Large Scale Precipitation Tracking and the MJO Over the Indo-Pacific Warm Pool

Wednesday, 20 April 2016: 9:45 AM
Miramar 1 & 2 (The Condado Hilton Plaza)
Brandon W. Kerns, Univ. of Miami/RSMAS, Miami, FL; and S. S. Chen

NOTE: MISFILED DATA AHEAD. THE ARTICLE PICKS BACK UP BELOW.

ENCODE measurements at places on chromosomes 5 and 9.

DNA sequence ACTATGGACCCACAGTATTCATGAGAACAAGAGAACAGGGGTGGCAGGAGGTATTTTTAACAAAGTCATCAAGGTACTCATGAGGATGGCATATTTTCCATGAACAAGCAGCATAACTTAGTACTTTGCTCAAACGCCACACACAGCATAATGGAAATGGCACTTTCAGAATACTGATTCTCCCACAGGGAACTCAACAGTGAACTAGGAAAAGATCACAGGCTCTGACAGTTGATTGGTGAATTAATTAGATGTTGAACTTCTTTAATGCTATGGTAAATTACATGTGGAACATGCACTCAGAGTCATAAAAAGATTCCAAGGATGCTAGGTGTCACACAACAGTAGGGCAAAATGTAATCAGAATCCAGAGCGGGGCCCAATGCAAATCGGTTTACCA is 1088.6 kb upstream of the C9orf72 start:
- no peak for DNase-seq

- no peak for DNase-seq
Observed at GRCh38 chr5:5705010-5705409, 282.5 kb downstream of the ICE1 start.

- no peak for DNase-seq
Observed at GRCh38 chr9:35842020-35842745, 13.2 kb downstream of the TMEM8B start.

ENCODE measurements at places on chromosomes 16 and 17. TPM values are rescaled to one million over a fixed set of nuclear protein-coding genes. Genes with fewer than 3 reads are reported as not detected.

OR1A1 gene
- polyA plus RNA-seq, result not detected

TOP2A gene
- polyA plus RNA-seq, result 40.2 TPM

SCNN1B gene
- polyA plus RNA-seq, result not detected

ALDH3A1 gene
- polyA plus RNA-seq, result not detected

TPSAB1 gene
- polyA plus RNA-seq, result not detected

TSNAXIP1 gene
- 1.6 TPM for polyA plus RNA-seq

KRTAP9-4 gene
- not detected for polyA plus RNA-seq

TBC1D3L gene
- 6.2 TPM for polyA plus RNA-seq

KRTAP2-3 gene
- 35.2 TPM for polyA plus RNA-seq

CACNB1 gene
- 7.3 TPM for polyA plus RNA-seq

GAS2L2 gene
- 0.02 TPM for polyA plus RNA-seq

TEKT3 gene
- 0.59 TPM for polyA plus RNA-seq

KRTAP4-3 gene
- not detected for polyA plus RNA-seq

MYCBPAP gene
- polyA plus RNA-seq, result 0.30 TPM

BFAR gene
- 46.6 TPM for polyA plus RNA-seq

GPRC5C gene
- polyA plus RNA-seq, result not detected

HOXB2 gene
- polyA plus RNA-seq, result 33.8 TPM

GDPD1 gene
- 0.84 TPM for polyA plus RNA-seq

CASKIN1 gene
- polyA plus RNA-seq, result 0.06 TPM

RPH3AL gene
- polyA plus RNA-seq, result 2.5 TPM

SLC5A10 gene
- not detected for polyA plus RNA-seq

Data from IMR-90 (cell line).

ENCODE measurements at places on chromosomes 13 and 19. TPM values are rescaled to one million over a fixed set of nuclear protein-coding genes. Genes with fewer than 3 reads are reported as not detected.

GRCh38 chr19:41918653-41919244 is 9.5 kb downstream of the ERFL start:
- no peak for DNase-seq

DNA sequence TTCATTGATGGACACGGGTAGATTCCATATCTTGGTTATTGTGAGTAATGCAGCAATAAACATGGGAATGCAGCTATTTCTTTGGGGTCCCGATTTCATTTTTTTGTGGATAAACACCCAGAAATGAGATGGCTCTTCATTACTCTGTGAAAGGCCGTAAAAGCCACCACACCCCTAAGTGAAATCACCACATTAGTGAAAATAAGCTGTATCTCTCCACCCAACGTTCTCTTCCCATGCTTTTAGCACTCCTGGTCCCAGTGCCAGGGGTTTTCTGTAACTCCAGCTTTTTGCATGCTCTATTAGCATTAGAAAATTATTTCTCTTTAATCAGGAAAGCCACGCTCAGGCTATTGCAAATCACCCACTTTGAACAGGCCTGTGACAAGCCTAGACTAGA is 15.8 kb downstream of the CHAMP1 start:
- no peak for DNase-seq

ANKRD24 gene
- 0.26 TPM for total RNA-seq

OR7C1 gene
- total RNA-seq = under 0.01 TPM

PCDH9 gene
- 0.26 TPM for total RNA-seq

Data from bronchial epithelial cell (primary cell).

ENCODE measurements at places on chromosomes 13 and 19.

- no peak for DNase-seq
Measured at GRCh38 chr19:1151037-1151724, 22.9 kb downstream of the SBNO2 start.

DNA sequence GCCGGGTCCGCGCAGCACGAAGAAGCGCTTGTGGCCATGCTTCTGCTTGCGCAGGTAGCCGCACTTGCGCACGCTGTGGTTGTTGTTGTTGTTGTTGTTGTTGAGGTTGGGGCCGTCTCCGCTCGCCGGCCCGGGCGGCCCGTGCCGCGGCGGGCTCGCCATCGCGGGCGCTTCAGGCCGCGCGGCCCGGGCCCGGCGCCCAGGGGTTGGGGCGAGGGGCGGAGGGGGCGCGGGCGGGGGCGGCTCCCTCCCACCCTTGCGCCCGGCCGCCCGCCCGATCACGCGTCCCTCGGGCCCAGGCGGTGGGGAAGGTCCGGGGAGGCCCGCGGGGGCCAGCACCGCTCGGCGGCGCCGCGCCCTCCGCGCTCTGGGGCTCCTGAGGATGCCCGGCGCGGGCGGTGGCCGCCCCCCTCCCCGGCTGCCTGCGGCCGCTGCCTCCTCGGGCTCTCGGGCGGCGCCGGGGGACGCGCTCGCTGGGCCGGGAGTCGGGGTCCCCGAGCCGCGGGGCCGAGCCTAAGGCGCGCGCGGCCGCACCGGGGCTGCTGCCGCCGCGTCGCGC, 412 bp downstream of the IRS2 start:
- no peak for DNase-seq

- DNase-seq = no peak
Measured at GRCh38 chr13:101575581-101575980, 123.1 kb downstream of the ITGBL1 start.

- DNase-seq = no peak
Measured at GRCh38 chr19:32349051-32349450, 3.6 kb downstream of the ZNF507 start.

While various methods have been developed for tracking the global dynamical signal of the MJO, tracking the convection and precipitation associated with the MJO over the Indo-Pacific warm pool remains a challenge. In this study, a large-scale precipitation tracking (LPT) method is developed using the TRMM 3B42 rainfall data. LPT uses spatially smoothed 3-day rainfall accumulation to identify and track precipitation features in time with a minimum feature size of 300000 km2 (e.g., 500 km X 600 km) and time continuity at least 10 days. We conducted LPT analysis over the Indo-Pacific warm pool for October-March for 17 years (1998-2015). Not all large-scape precipitation tracks (LPTs) are attributable to the MJO. Among the 199 LPTs, there were 54 LPTs that had a mean net eastward propagation of at least 2 m/s. Only the eastward propagating LPTs are considered to be MJO/MJO-like convective initiation events. These LPTs capture the diversity of the MJO convection, including complex behaviors like stalling, retrograding, and discrete propagation, which are not well depicted by the Realtime Multivariate MJO (RMM) index or the OLR MJO Index (OMI). The longitude and size information from LPT are used to construct a phase diagram for direct comparison with the RMM and OMI. During the 17 years, there were 17 instances with a MJO signature in the RMM without eastward propagating LPTs. Among the 54 eastward propagating LPTs, 27 propagated through the Maritime Continent (MC), while the other 27 did not, which confirms the MC barrier effect. For the cases crossing from the Indian to W. Pacific cases (MC-crossing), 18 (67%) of them had a significant MJO signature from the IO to the west Pacific in the RMM index and one case with a RMM signal in the west Pacific but not originating in the IO. In contrast, only 6 (22%) of the non-MC-crossing cases occurred with an RMM MJO signal, although 2 other cases had a RMM signal in the west Pacific but not originating in the IO. The most MC-crossing LPTs occurred in December (9 out of the 27 cases). More MC-crossing events were observed during La Nina than El Nino conditions, which is consistent with observations of stronger and more frequent MJO events identified by RMM during La Nina years.6 on 11-27-2015-->
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